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2004 setting up to be a vintage season

The final three major championships of 2004 are poised for a battle royal following Phil Mickelson's dramatic victory at the U.S. Masters.

Left-hander Mickelson ended a 14-year wait for his major breakthrough when he edged out Ernie Els by a shot at Augusta National eight days ago, paving the way for a vintage season in the four grand slam events.

Not since the early 1990s have the game's four biggest tournaments regularly featured the biggest names going head-to-head on the final day.

A decade ago, golfing heavyweights like Greg Norman, Nick Faldo and Nick Price vied for major honours down the stretch. This year promises something similar, but with a different cast of characters.

Mickelson now knows he can clinch the deal, triple major winner Els has targeted a career grand slam within the next 10 years and Vijay Singh and Davis Love III, among others, are itching to add a few more major trophies to their collections.

Then, of course, there is world number one Tiger Woods.

Although his game in recent months has not reached the lofty heights of 2000, when he romped to victory in the last three majors of the year, he is always a factor whenever he tees off at a major.

The big difference this year, though, is that the Woods era of dominance is over -- at least for the moment.

In the past, players like Els and Singh have folded in the heat of major battle when the Tiger has been on the prowl. That is no longer the case.

Woods is not quite the player he was and has struggled for accuracy off the tee and with the precision of his approach play.

Previously he overpowered golf courses and opponents with his prodigious length. Now he is simply one of several big hitters, his earlier advantage eroded by technological advances in equipment, particularly with the driver and the ball.

Perhaps the most significant factor in all this is that Tiger's rivals have worked harder on their mental and physical approach to close the gap.

Although Woods remains the game's leading player by a hefty margin, this year's three remaining majors are wide open for the taking, a fact acknowledged by 18-times major winner Jack Nicklaus.

"All of a sudden, you can probably name a half a dozen players that have come out here in the last couple of years that have given Tiger a pretty good run, and are going to continue to," Nicklaus told reporters at this month's U.S. Masters.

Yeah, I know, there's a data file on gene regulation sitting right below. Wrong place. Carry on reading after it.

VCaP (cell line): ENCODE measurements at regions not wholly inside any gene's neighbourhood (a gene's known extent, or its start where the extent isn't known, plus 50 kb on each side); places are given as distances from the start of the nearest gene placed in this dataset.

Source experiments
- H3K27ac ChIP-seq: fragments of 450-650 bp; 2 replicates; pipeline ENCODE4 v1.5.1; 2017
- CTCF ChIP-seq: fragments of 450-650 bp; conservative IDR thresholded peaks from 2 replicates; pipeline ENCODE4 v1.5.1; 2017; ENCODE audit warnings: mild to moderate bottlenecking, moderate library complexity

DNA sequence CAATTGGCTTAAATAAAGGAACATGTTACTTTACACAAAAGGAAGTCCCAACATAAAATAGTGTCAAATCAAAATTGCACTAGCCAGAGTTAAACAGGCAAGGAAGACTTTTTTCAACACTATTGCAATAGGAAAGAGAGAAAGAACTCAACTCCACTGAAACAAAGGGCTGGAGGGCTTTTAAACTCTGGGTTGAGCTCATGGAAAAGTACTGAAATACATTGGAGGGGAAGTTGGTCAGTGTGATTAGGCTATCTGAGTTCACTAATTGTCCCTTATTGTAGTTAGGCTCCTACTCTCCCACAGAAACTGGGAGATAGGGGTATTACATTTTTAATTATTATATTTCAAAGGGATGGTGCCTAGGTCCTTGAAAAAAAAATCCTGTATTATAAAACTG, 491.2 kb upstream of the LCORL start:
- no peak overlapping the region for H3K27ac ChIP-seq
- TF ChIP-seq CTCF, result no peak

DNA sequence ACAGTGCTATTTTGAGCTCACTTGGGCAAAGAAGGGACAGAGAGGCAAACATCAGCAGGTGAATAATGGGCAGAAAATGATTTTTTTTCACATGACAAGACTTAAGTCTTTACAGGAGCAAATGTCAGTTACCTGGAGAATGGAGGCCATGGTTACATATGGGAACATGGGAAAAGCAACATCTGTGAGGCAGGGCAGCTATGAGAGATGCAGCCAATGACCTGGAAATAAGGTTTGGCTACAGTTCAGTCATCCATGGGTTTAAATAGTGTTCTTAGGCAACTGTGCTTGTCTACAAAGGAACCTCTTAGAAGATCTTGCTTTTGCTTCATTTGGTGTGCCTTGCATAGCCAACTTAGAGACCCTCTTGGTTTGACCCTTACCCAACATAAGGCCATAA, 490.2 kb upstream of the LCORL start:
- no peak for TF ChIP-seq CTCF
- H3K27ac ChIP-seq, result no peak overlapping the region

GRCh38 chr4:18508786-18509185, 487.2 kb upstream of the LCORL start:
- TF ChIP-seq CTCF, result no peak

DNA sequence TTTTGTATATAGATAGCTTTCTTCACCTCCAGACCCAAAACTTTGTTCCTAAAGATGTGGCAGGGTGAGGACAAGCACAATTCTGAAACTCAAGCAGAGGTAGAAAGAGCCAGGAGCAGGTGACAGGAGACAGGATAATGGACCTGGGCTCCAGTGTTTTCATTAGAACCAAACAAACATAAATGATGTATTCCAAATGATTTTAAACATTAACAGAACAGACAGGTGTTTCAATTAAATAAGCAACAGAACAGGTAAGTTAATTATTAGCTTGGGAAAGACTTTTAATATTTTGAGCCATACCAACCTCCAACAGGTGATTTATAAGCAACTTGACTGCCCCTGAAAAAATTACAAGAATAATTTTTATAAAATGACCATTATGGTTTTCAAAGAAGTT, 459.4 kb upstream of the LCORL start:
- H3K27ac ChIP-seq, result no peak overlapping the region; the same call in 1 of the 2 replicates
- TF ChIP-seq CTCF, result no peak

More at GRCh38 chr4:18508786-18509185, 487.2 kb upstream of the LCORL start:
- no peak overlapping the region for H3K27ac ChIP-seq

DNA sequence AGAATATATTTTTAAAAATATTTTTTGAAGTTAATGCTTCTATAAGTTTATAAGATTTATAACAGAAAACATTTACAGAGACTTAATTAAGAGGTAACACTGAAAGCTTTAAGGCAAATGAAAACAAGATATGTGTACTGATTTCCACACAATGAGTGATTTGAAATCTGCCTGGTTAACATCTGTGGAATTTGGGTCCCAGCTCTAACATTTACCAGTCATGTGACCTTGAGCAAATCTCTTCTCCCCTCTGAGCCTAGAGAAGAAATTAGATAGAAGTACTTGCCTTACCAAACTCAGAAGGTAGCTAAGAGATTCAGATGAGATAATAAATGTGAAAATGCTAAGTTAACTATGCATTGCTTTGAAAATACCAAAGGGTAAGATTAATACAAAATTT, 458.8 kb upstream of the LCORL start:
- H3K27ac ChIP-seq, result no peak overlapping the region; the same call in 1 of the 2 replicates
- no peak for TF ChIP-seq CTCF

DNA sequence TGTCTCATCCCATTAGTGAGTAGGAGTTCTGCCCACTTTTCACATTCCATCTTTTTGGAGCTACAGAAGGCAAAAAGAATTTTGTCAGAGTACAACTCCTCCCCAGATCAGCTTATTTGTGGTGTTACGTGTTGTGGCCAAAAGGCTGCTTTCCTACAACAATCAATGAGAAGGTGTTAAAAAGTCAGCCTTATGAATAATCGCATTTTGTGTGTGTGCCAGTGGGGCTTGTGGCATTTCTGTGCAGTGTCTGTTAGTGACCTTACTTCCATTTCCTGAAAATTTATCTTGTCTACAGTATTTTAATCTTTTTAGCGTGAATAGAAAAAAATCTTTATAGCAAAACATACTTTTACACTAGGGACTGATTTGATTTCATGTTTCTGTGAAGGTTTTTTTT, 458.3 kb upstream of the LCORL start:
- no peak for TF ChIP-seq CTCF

"Plus some of the older guys, who have finally learned how to win more. I think definitely the major tournaments are more open today."

Four years ago, Els became the first player to finish runner-up in three consecutive majors, placing second behind Singh at the U.S. Masters and to Woods at the U.S. and British Opens.

However, the smooth-swinging South African openly admitted the 'Tiger factor' was weighing heavily on his mind and began working hard to strengthen his mental armour with Belgian sports psychologist Jos Vanstiphout.

In July 2002, the fruits of those labours were realised when Els won the 131st British Open at Muirfield in a four-way playoff.

Since then, he has enjoyed complete faith in his ability.

"I'm in better shape than I was 10 years ago," he said in the build-up to the Masters. "I'm hitting more greens and I'm a better putter. I'm a better player, period.

"For the last 10 years, I've been learning the game. I feel I could really just go boom."

Former world number two Mickelson has also battled to close the gap on Woods. A perennial contender at the majors since 1995, he acknowledged the 2000 dominance of Woods while emphasising it was up to the rest to catch him up.

"We should all applaud what Tiger is accomplishing, but those of us playing against him on tour can't get caught up in worrying about him," he said in July 2000.

"We all have to make ourselves better players and things will take care of themselves."

Mickelson, one of the most gifted players in the game, has followed -- and benefited from -- his own advice.

He worked hard on his short game and fitness at the start of this year and, boosted by a more positive approach, finally achieved his major breakthrough at Augusta National on April 11.

"I had a real belief I was going to come through," he said, after holing an 18-foot birdie putt at the last to clinch victory by a shot.

Els, Woods, Singh and others also have that belief -- the perfect recipe for a vintage 2004 season in the majors.

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